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DESTROYER: NICOLE KIDMAN GIVES HER ALL—FOR NAUGHT

I don’t know if Nicole Kidman would describe herself as a method actor, but her commitment to a role is nothing less than 100%. Destroyer is just the latest example, made notable by her physical transformation. The parched skin and hollow eyes that hide her natural beauty are just an external clue to the troubled person inside. The screenplay, by Phil Hay and Matt Manfredi, parcels out clues to her backstory in its own sweet time, which I found more frustrating than enlightening.  The discovery of a dead body leads LAPD officer Kidman to the (correct) conclusion that a heartless criminal she sent to prison years ago is back on the streets. Her strange behavior and solitary ways isolate her from her colleagues, so she…

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CAPERNAUM GOES STRAIGHT TO THE HEART

Small wonder that Nadine Labaki’s Capernaum won the Jury Prize at this year’s Cannes Film Festival and is now the official Oscar entry from Lebanon. We’ve seen stories about youngsters having to fend for themselves before. In this film, a boy who has been hardened by life on the streets of Beirut is suing his parents for bringing him into the world. If that sounds tough, it is. Zain, who’s about 12 years old (no one knows for sure), endures more than any kid should have to. Life at home is unbearable, and when his parents sell off his beloved 11-year-old sister to the landlord’s son to be his wife, he bolts.  Labaki’s camera follows the boy unobtrusively through a series of unfolding episodes. He…

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ON THE BASIS OF SEX: A CONVENTIONAL PORTRAIT OF RBG

On the Basis of Sex is a pretty good movie that has the distinction of being eclipsed by a recent documentary on the same subject: Supreme Court Justice Ruth Bader Ginsburg. This dramatization was sanctioned by Justice Ginsburg, in part because it was written by her nephew, Daniel Stiepleman, but that endorsement doesn’t deliver a fully satisfying film. Felicity Jones has taken considerable heat for her somewhat bland performance, and it’s not hard to think of other young actresses who might have risen to the challenge of portraying this remarkable woman. Jones isn’t bad but she doesn’t possess the inner fire that distinguishes the singular person she’s pretending to be.  Stiepleman opens the film in 1956, when Ginsburg entered Harvard Law School, already married and…

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VICE: HEIGHTENED REALITY FOR SATIRE’S SAKE

It isn’t difficult to recognize Vice as the work of the man who wrote and directed The Big Short, Adam McKay. This is McKay in dark-satire mode, a far cry from his collaborations with Will Ferrell. He presents us with an audacious look at the career of Dick Cheney, a carousing young man who drops out of Yale and only gets his act together when prodded by his sweetheart (and future wife), Lynne, well played by Amy Adams. We witness the evolution of his character and the hardening of his cynical outlook. This is a man who craves power; once he gets a taste of it, he wants more and more.  He makes important alliances with such high-profile players as Donald Rumsfeld (Steve Carell) and…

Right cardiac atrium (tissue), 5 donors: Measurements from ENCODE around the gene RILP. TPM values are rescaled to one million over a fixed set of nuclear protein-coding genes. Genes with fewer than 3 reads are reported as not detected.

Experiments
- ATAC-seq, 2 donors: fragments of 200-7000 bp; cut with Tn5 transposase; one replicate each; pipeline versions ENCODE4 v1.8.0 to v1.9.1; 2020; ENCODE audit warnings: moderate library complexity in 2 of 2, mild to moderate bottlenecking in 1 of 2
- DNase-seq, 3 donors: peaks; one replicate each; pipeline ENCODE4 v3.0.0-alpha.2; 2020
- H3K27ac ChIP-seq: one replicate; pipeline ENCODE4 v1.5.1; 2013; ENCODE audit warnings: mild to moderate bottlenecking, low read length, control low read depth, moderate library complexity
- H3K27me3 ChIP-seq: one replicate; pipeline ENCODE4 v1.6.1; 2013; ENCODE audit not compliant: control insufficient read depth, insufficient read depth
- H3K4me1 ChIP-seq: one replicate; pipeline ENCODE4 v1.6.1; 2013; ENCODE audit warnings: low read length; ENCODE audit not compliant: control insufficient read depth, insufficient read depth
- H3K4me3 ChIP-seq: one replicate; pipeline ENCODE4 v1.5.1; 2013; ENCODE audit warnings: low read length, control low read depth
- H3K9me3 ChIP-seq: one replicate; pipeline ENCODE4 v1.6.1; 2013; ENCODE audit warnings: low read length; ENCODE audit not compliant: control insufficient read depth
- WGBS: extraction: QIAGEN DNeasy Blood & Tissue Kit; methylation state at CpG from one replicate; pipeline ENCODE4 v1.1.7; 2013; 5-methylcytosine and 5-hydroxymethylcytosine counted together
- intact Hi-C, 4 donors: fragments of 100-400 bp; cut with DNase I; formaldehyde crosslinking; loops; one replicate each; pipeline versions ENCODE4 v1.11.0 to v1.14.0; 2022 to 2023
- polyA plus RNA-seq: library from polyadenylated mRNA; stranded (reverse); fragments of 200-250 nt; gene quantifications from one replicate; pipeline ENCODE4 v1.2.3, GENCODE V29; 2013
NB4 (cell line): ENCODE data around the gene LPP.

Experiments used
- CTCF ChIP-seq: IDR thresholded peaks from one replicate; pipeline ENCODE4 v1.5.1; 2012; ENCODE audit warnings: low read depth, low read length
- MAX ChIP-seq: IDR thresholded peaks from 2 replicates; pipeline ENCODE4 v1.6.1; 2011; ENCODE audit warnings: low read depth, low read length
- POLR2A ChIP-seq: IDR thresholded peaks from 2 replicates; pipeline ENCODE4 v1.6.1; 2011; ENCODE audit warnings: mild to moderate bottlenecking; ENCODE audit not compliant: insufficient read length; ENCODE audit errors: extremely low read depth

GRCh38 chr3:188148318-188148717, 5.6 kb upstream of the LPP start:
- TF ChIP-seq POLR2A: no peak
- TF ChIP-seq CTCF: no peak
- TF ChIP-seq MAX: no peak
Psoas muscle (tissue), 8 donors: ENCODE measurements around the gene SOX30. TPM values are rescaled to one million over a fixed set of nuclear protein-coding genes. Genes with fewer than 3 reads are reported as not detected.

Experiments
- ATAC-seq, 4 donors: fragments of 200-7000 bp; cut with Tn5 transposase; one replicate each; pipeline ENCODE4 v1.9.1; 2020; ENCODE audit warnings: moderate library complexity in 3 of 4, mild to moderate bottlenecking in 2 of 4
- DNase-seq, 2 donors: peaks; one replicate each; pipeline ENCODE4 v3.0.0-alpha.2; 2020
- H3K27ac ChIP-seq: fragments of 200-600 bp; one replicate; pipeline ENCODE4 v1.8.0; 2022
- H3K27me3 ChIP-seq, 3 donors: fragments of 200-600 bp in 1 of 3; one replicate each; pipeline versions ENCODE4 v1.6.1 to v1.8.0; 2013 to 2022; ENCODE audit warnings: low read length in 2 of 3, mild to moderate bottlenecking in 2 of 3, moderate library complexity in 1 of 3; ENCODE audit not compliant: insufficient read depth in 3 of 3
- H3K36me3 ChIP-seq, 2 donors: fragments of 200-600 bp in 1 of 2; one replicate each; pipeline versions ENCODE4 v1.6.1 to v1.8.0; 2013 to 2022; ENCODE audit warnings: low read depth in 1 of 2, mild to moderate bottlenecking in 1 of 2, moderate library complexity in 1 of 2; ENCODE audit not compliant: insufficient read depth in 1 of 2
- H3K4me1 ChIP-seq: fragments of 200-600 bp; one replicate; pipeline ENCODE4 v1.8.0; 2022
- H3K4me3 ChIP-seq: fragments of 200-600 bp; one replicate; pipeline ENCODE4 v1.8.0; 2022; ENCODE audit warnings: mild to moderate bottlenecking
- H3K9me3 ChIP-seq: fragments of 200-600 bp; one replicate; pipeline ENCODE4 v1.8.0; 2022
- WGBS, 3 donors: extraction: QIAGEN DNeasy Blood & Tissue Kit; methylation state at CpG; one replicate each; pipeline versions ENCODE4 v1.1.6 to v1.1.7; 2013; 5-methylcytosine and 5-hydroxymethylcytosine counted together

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FIVE NEW DISNEY BOOKS—AND MORE

MICKEY MOUSE: THE ULTIMATE HISTORY by J.B. Kaufman and David Gerstein, edited by Daniel Kothenschulte. (Taschen) This gigantic tome is hard to lift but easy to love. The authors set out to document all facets of Mickey Mouse’s 90-year career, from 1928 to the age of video games and streaming services. Being perfectionists, they have done a masterful job. There is a film-by-film entry for every one of Mickey’s 122 theatrical shorts accompanied by startlingly rare illustrations: story scripts, thumbnails, layouts, concept art, advertising and publicity campaigns and much, much more. Separate chapters deal with Mickey as king of merchandising, his foray into comic strips and then comic books, all around the globe. The sheer size (11.4×15.6”) and reproduction quality, on heavy coated paper, puts…

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MARY POPPINS: GOOD BUT LESS THAN PRACTICALLY PERFECT

I wish the Disney company would stop remaking and rehashing the gems in its vast library. Do we really need a live-action version of The Lion King? Did anyone ask for a sequel to Mary Poppins, one of the best-loved movies of all time? The answer, in both cases, is no. That said, I must admit that Mary Poppins Returns is pretty good. A sequel, not a remake, it does no disservice to the 1964 classic; in fact, it does everything imaginable to copy it. Movie newcomer Lin-Manuel Miranda is utterly charming as a lamp-lighter who invites us into the film’s stylized environment by singing a charming song, “(Underneath the) Lovely London Sky.” A great opening, bookended by an even better finale, “Nowhere to go but Up.” If the very…

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IF BEALE STREET COULD TALK

James Baldwin was eloquent and poetic; he was also a complex and frustrated man who expressed his feelings in both essays and works of fiction. Impassioned filmmaker Barry Jenkins, who won an Oscar for his breakthrough feature Moonlight, has translated Baldwin’s 1974 novel If Beale Street Could Talk for the screen with newcomers in the leading roles and scored a bull’s-eye. This is s a story of star-crossed lovers who began as childhood best friends but eventually realize they are soulmates. But fate, which seldom smiles on black characters in this period, deals them a terrible blow: Fonny is arrested for a crime he didn’t commit, and Tish discovers that she is carrying their baby. There are further complications, primarily from his judgmental family, but…

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